Despite FBI evidence presented in federal court, leaders of Islamic groups in the United States such as the Council on American-Islamic Relations have denied they are connected to the Muslim Brotherhood, the supremacist movement that seeks to create a global Islamic state.
But CAIR Executive Director Nihad Awad is among the U.S.-based leaders publicly mourning the death Friday of a former chief spiritual guide of the Muslim Brotherhood, Mohamed Akef, reports the Investigative Project on Terrorism.
Akef died in prison in Egypt.
Awad, writing on Twitter in Arabic, said: “What kind of tyrannical regime would imprison a sick 90 years old man?” Who resisted the colonizer, and raised generations on righteousness and the love of their country? #Mahdi_Akef, consider not Allah to be oblivious.”
Awad’s group CAIR was a spinoff of a group Awad helped form that, according to FBI wiretap evidence, was a front for the Muslim Brotherhood. CAIR itself was designated by the Department of Justice as an unindicted co-conspirator in a plot to fund Hamas. CAIR also was designated by the Gulf Arab state United Arab Emirates as a terrorist organization. The group has sued a co-author of a WND Books exposé, “Muslim Mafia: Inside the Secret Underworld That’s Conspiring to Islamize America,” which documented the group’s ties to the Muslim Brotherhood.
Akef, IPT reported, was praised after his death by U.S. Muslim leaders as the “Sheikh of the Mujahidin” and received prayers that Allah place him “in the higher paradise with the prophets, the pious, and the martyrs.”
Among the leaders who eulogized Akef was Esam Omeish, a past board member of the Muslim American Society, a group also founded by Muslim Brotherhood members.
Akef, who led the Muslim Brotherhood from 2004 to 2010, required all members to swear a religious oath of allegiance to him known as bayah, meaning his word was absolute.
He signed a 2004 fatwa written by Brotherhood spiritual leader Yusuf al-Qaradawi declaring Muslims had “an obligation … to kill American citizens in Iraq, since they are in Iraq in order to assist the soldiers and the occupation forces; it is forbidden however to desecrate their corpses.”
Months before signing the fatwa, Akef said in an interview with Egypt’s Al-Arabi newspaper, translated by the Middle East Media Research Institute, that it was a “religious obligation” to bomb American soldiers in Iraq and Israelis in the Palestinian territories.”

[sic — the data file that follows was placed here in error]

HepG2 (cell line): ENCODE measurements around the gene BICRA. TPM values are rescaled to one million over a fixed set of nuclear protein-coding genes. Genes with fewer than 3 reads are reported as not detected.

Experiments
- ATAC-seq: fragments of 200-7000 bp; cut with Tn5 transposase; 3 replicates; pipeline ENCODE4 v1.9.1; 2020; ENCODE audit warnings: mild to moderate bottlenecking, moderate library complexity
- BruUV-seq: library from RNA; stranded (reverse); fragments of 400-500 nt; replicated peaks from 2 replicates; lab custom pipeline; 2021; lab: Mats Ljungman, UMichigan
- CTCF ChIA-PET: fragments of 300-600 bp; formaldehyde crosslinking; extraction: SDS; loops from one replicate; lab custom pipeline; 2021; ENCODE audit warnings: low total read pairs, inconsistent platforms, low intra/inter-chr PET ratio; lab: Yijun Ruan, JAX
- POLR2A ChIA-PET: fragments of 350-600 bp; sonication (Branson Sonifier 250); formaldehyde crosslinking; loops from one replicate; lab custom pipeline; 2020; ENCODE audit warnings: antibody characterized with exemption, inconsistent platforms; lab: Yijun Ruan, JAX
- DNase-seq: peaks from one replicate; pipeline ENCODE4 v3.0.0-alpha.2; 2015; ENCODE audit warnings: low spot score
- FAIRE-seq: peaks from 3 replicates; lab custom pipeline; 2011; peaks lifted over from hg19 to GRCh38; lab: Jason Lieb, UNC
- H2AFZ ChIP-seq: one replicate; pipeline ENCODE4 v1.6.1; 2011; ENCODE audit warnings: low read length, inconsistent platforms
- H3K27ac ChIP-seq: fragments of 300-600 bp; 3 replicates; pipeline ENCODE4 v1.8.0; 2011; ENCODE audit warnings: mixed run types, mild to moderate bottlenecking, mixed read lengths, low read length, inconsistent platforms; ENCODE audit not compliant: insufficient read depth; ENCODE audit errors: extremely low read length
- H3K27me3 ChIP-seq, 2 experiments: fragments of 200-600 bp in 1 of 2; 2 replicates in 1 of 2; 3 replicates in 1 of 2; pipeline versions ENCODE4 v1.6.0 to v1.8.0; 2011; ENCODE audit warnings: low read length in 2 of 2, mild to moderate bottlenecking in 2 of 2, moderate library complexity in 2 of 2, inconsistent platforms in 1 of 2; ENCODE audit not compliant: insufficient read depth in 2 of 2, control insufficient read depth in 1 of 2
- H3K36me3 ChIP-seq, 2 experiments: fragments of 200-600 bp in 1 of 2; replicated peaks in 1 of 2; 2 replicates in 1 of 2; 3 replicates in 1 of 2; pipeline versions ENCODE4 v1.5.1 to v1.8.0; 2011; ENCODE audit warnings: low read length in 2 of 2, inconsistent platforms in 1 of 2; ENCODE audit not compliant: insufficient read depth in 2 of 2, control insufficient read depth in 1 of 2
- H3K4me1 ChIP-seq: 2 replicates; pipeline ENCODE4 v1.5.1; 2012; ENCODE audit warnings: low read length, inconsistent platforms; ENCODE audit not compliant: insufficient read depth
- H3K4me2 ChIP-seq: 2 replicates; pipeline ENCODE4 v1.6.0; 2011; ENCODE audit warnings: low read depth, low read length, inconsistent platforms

He insisted Osama bin Laden was not a a terrorist but “without a shadow of a doubt – a jihad fighter.”
“I do not doubt the fact that he opposes occupation, nor that he does this in order to get closer to Allah, may He be praised and extolled,” Akef said in a 2008 interview with the website Elaph.com.
Akef, who joined the Muslim Brotherhood in 1940 at age 12, worked closely with founder Hasan Al-Banna and spent more than 20 years in Egyptian prisons, IPT reported.
He joined the Muslim Brotherhood’s “secret apparatus” that was involved in bombings and assassinations in the late 1940s.
Akef helped inspire the foundation of the Muslim American Society during his trips to the U.S. in the early 1990s, the Chicago Tribune reported in 2004.
IPT noted Omeish acknowledged his past Brotherhood membership during a 2011 talk at American University, calling it a “wonderful experience.” He also praised the Muslim Brotherhood last December in a Facebook post.
Awad also previously praised the Brotherhood, congratulating “the Egyptian people and their new president on this great achievement in Egypt’s struggle for freedom” when the Brotherhood won the 2012 election.
Akram Elzend, a board member of the Dar Al-Hijrah mosque in Northern Virginia, near Washington, praised Akef on Facebook as the “Sheikh of the Mujahidin.”
Elzend also alluded to supporting the Muslim Brotherhood in a March 2015 Facebook post that featured the Brotherhood’s crossed sword-logo. The post linked to an article written by the group’s spokesman vowing to “liberate Egypt from the grip of this bloody coup.”
Osama Abu Irshaid, a board member of the United States Council of Muslim Organizations together with Awad, joined in the praise of Akef.
“May Allah repose Akef and all the martyrs of injustice in Egypt; may Allah curse their killers, those who enslave Egypt and their supporters, may Allah reward the liked of Habib according to their malicious acts,” he wrote.
Hani Elkadi, president of Egyptian Americans for Freedom and Justice (EAFJ), eulogized Akef as a hero who “died holding his head high; he asked for no mercy, he did not entreat his jailers, or his executioners.”
“The hero and the martyr died giving an example in patience, defiance, manhood, and steadfastness in truth.”
EAFJ spokesman Mahmoud ElSharkawy lauded Akef as the “sheikh of the revolutionaries” who was martyred while in prison.
“May Allah rest the soul of the captive and the martyr, and we ask Allah to grant us the best of end on the path of truth and martyr without any alteration,” ElSharkawy wrote.
IPT reported formal memorial services for Akef were arranged by EAFJ-linked people in New York and in New Jersey.
A banner at the New Jersey event called Akef the “Sheikh of the Mujahideen” in Arabic and described him as a martyr in both English and Arabic.